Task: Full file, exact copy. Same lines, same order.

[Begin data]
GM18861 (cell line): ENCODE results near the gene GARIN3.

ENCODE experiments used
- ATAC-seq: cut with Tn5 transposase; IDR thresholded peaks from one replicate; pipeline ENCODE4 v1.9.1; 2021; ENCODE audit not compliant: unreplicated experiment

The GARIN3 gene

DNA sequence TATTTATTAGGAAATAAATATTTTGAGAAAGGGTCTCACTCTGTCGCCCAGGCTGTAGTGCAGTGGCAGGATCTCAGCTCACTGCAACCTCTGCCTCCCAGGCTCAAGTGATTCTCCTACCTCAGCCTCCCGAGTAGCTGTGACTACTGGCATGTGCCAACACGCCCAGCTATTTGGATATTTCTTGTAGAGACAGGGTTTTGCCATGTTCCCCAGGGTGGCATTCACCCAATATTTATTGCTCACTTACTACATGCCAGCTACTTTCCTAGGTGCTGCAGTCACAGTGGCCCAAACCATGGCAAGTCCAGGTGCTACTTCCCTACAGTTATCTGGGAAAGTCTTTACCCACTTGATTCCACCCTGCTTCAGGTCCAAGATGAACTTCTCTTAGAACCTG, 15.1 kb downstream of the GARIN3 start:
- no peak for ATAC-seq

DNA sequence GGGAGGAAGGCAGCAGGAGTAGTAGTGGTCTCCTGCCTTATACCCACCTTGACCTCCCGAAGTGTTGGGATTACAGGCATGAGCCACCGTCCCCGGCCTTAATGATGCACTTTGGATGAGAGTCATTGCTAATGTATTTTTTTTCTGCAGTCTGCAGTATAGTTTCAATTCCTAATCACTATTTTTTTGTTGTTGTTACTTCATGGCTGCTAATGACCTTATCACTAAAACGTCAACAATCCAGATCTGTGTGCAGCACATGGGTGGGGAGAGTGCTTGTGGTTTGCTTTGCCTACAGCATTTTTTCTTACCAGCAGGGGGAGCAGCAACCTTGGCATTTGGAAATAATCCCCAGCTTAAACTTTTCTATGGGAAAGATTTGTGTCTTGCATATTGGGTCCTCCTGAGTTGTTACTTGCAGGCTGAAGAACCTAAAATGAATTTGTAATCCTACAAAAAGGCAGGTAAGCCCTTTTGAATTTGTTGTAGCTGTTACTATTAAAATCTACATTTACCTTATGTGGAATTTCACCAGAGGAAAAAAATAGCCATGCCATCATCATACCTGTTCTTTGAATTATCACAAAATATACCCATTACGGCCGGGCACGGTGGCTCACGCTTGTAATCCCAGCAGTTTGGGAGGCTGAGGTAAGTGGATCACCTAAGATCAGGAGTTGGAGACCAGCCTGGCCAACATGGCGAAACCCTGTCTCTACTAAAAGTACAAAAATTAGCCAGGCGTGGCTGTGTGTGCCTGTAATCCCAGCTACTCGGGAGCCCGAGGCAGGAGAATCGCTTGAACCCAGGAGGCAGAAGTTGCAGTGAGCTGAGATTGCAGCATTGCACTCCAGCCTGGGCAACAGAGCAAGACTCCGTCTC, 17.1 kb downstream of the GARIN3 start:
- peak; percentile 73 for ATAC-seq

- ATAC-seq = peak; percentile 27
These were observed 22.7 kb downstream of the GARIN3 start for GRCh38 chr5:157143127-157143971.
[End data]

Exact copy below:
GM18861 (cell line): ENCODE results near the gene GARIN3.

ENCODE experiments used
- ATAC-seq: cut with Tn5 transposase; IDR thresholded peaks from one replicate; pipeline ENCODE4 v1.9.1; 2021; ENCODE audit not compliant: unreplicated experiment

The GARIN3 gene

DNA sequence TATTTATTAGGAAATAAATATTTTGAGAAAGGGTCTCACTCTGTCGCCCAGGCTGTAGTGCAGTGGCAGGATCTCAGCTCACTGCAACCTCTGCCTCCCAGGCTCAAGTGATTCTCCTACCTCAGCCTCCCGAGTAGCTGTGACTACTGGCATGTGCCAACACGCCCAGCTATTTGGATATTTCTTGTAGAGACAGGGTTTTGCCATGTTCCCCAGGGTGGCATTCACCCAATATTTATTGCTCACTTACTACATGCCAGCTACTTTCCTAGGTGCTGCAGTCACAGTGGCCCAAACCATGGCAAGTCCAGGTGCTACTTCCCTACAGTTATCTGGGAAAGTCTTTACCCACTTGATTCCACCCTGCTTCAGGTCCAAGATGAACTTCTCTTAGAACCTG, 15.1 kb downstream of the GARIN3 start:
- no peak for ATAC-seq

DNA sequence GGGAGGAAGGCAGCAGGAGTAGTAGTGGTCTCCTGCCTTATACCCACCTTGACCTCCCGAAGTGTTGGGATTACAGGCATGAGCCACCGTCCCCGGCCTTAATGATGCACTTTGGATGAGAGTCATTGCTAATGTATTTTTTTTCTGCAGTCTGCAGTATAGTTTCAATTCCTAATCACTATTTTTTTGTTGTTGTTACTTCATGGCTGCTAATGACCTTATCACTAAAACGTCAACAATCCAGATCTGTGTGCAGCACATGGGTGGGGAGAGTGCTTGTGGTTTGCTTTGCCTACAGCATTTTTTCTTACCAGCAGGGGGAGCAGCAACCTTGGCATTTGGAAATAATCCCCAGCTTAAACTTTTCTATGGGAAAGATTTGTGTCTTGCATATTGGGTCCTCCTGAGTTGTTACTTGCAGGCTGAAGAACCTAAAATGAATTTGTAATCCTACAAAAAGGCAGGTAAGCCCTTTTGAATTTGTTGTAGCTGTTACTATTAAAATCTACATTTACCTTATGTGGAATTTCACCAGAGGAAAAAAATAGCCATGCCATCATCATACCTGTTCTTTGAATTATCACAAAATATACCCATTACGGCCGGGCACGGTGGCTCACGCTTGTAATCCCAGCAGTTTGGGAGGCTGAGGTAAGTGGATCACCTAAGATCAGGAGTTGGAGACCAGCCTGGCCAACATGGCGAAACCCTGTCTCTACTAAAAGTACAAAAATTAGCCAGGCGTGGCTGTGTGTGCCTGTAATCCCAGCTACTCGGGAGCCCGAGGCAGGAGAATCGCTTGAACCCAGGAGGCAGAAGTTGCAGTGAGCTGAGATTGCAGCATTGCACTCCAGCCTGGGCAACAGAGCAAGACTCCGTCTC, 17.1 kb downstream of the GARIN3 start:
- peak; percentile 73 for ATAC-seq

- ATAC-seq = peak; percentile 27
These were observed 22.7 kb downstream of the GARIN3 start for GRCh38 chr5:157143127-157143971.